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I am trying to learn Django, but reading guides with a basis in versions different than the current 1.3 is becoming a bit of a pain.

I have been told that Practical Django is supposed to be forward-compatible, at least as far as 1.2.5. I recently found a link to the book’s source code at https://bitbucket.org/ubernostrum/practical-django-projects/src/. I tried setting up a server and got this:

>python manage.py runserver

Error: No module named coltrane

Specifically in this case, and perhaps more generally, what can I do to learn Django 1.3 from the guide—and others— based on a now-obsolete version?

(I already have experience reading some guides where I would suddenly receive errors that I hadn’t learnt enough Django to troubleshoot, which stops me from proceeding. The recent mandatory CSRF—which obviously is not mentioned in older literature—is one of these examples.)

If anyone has any experience dealing with this, I’d be interested to hear their general experiences.

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4 Answers 4

This is nothing to do with obsolete versions. Coltrane is a module that you build as you read the book, or by installing that code. Since you got the error 'No module named coltrane', you clearly have not installed it properly. However, without knowing what you've done, it's impossible to know where you went wrong.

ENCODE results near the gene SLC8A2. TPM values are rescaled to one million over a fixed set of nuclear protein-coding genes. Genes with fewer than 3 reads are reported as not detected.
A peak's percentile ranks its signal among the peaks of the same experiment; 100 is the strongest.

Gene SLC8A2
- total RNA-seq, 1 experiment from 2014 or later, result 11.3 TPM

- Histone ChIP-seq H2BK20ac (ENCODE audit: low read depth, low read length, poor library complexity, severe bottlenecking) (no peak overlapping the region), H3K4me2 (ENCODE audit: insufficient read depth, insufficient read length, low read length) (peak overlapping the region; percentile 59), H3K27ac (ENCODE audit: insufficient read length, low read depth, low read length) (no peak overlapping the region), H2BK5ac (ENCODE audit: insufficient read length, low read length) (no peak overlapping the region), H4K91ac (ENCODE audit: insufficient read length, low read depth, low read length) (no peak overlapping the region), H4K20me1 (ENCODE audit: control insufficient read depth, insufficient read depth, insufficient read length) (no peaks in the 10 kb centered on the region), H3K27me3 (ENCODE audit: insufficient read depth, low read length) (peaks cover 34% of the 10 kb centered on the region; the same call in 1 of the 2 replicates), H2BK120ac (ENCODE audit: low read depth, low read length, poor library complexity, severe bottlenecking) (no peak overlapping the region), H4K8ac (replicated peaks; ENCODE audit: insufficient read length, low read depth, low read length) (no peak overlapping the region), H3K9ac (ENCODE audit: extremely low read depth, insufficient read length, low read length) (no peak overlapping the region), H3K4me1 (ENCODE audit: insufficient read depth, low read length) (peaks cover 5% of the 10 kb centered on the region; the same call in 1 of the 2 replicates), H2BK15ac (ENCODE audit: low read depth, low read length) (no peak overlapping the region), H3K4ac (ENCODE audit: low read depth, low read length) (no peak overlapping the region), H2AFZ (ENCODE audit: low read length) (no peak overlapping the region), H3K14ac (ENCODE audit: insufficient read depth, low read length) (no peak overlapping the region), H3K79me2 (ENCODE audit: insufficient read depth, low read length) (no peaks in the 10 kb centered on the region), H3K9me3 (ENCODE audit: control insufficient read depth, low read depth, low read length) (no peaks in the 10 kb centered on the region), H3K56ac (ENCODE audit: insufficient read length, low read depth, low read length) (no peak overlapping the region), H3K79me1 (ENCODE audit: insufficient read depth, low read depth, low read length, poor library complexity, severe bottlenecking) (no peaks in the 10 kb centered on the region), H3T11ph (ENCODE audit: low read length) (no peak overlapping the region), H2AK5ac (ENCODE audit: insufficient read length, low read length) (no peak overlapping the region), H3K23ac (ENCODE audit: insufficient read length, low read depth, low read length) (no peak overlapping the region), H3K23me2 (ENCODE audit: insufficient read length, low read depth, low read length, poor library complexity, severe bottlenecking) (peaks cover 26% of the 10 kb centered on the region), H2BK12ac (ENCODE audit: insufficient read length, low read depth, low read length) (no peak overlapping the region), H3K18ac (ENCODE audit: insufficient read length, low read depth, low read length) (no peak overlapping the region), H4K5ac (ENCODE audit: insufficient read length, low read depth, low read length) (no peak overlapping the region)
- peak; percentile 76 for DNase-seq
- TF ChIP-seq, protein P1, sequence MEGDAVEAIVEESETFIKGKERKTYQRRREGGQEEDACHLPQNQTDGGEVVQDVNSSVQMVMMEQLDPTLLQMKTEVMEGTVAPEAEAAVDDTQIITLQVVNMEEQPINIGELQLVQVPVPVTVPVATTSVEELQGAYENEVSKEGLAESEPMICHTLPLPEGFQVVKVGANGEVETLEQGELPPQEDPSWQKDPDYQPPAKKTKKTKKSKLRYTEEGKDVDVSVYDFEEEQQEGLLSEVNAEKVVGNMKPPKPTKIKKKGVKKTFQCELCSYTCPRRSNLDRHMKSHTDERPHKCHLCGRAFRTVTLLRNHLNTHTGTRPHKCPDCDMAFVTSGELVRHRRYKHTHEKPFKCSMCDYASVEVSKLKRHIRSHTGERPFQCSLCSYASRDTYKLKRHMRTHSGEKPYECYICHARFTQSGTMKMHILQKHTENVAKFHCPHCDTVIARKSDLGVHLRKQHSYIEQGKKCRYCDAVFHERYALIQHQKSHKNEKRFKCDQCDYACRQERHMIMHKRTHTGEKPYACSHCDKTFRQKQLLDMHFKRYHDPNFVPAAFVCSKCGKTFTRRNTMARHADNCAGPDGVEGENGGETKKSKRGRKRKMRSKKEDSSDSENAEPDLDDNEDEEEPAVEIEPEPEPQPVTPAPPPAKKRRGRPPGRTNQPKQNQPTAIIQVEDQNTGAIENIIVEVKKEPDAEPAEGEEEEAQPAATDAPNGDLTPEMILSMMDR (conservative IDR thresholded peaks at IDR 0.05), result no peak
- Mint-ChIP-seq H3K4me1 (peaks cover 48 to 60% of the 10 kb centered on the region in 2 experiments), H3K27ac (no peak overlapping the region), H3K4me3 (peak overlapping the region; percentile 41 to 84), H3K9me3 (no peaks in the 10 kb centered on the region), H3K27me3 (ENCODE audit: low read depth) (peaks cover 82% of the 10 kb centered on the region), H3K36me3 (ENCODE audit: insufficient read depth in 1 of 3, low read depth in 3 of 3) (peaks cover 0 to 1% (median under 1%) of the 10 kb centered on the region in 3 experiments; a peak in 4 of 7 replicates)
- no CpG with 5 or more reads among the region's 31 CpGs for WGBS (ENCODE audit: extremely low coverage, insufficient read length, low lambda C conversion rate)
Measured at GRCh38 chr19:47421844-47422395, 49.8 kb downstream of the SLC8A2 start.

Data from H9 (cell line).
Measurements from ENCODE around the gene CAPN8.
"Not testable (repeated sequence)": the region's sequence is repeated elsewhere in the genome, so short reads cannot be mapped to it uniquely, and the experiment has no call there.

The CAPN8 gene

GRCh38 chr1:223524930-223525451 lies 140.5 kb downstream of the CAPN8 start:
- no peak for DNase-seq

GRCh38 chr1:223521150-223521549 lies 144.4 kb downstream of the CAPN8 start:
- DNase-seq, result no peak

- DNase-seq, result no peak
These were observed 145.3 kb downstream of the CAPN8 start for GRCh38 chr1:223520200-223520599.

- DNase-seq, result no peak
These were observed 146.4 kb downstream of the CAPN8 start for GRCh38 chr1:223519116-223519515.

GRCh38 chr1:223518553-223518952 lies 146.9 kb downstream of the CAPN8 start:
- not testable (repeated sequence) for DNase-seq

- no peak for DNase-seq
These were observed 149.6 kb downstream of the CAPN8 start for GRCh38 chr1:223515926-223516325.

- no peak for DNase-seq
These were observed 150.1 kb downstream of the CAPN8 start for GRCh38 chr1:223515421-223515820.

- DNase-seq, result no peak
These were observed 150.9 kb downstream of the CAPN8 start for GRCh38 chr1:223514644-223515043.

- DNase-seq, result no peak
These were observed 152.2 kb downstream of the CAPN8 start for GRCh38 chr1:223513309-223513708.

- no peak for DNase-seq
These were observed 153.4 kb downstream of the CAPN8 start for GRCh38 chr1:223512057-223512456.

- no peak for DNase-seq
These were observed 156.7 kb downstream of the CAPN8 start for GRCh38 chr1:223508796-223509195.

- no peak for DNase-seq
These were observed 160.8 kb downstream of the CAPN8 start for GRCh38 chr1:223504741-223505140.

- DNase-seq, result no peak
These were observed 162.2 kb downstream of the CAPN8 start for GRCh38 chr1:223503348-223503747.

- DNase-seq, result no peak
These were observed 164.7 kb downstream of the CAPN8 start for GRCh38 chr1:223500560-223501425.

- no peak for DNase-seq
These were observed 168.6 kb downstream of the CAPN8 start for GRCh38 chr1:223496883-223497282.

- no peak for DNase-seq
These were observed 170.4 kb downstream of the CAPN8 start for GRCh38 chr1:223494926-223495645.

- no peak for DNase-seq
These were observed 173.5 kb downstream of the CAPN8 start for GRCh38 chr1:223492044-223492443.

Django has a policy of backwards compatibility, and certainly nothing has changed since version 1.1 that would prevent you from installing the coltrane code.

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I had a somewhat difficult time learning the basics and outdated tutorials and typos didn't help. I haven't run through the version for 1.3, but I'd like to assume that the tutorials in django docs are correct for the current version.

In regards to the coltrane app, make sure that 'coltrane', is listed in the INSTALLED_APPS section of you settings.py and that the coltrane directory is in your project directory.

Project Dir

> coltrane dir

>> coltranes files

> settings.py

> urls.py

> other files, etc.

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You likely forgot to update your PYTHONPATH python variable. To do this simply run the following command:


Where the path to pythoncode is your path to the directory where you installed your coltrane app. This all works for me as of Django 1.4. It is recommened to set this path variable on your user logon, such as inside your .bash_profile file, that way you do not have to run the command every time you want to use your app.

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I found out that there was a typo in __init__.py ( it was __init.py__) because of which this error was popping up. After correcting the error and setting up pythonpath, it worked as expected

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